Perception is everything. Coming off an 11-2 season and a conference title, big things are expected of Baylor again. But this time, the national attention is more closely mirroring internal expectations.

    That's the main difference between 2013 and '14 for the defending Big 12 champs. The formula for winning, however, remains the same.

Big 12 Commissioner Bob Bowlsby

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    USA TODAY Sports

    The one common theme about media days is that everyone is undefeated. That tends to set a jovial mood. However, the opening message from Big 12 Commissioner Bob Bowlsby would have you believe that everyone in college athletics has already lost.

    Bowlsby was blunt and noticeably somber about the state of major college athletics, the NCAA and the future of both.

    "I expect to be in court for most of the rest of my career," Bowlsby said, alluding to the numerous lawsuits facing the NCAA.

    Although Bowlsby said "there's much more right than there is wrong" with the collegiate model, he also added that autonomy among power conferences had a long way to go. Multiyear scholarships are being examined, but the Big 12 isn't prepared to make those standard. There's also the issue of providing athletes with the full cost of attendance, a problem that Bowlsby said will complicate budgets.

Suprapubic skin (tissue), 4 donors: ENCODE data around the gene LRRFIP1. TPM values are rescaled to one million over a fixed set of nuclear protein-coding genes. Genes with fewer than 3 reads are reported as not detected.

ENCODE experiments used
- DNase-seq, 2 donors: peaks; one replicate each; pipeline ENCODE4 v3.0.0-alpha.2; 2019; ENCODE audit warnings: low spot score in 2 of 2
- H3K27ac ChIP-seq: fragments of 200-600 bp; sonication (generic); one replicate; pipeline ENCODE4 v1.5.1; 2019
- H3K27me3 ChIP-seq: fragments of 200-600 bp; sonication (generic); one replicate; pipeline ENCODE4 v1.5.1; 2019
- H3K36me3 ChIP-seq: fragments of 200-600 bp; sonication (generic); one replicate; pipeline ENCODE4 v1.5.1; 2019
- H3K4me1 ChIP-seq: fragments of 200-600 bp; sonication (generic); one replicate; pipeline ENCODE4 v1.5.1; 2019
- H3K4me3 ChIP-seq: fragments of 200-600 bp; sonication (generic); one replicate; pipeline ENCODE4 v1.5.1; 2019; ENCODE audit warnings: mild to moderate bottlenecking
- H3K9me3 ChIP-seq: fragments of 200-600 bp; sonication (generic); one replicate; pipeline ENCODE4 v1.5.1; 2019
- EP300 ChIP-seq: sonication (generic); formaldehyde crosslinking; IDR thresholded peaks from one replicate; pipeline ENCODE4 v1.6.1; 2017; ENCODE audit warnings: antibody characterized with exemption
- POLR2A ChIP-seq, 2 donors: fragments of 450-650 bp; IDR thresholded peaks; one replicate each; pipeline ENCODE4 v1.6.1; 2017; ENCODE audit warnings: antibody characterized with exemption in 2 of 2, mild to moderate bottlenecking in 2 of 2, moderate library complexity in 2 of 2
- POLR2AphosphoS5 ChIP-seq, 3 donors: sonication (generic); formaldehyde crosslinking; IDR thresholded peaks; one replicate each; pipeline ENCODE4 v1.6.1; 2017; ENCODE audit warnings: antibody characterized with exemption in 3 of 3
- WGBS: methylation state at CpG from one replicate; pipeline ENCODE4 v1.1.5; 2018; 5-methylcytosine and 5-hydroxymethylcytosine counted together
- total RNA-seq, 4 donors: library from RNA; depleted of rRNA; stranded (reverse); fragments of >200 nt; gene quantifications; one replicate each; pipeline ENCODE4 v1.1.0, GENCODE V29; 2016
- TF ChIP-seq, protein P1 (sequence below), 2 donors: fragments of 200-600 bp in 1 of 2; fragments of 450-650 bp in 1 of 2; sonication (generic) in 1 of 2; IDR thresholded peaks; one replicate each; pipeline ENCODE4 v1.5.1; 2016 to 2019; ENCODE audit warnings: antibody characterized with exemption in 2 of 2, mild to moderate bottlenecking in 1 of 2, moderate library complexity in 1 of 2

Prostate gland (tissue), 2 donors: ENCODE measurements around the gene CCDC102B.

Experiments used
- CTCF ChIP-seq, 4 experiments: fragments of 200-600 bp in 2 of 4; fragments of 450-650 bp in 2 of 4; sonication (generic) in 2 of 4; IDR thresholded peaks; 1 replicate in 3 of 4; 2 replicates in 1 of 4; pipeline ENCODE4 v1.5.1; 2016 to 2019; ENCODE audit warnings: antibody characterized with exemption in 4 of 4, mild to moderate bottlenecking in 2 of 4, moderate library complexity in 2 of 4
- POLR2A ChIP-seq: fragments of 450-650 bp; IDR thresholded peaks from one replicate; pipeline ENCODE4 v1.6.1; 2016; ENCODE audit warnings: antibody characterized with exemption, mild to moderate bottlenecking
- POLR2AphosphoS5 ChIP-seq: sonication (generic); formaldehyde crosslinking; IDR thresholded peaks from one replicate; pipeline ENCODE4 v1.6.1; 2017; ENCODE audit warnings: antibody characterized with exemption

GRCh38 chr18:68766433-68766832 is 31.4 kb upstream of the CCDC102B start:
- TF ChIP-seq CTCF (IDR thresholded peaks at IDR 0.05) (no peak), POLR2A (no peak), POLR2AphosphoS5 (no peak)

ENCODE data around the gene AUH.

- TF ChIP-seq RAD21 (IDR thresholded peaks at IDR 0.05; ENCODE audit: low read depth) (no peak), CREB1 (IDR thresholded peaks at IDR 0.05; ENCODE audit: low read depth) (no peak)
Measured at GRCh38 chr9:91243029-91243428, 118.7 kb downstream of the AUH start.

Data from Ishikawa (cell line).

Of course, Bowlsby also noted that items such as coaching salaries aren't going down, either.

    Reconfiguring budgets is undoubtedly complex, but it's a result of allowing the so-called collegiate model to remain while major college football morphed into a multi-billion dollar enterprise. Now, the consequences could be real. Title IX is a concern, as is cutting certain non-revenue sports.

    Furthermore, Bowlsby admitted that the NCAA's enforcement is bad enough that cheating "pays" for programs.

    It was a pessimistic start to what is usually an optimistic couple of days.

    "If you like the way college athletics works now, you're going to be disappointed when the changes come soon," Bowlsby said.

TCU Head Coach Gary Patterson

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    There aren't many quarterback questions in the Big 12 this season, a stark contrast from a year ago. However, one of the teams yet to figure out who will take the field first is TCU.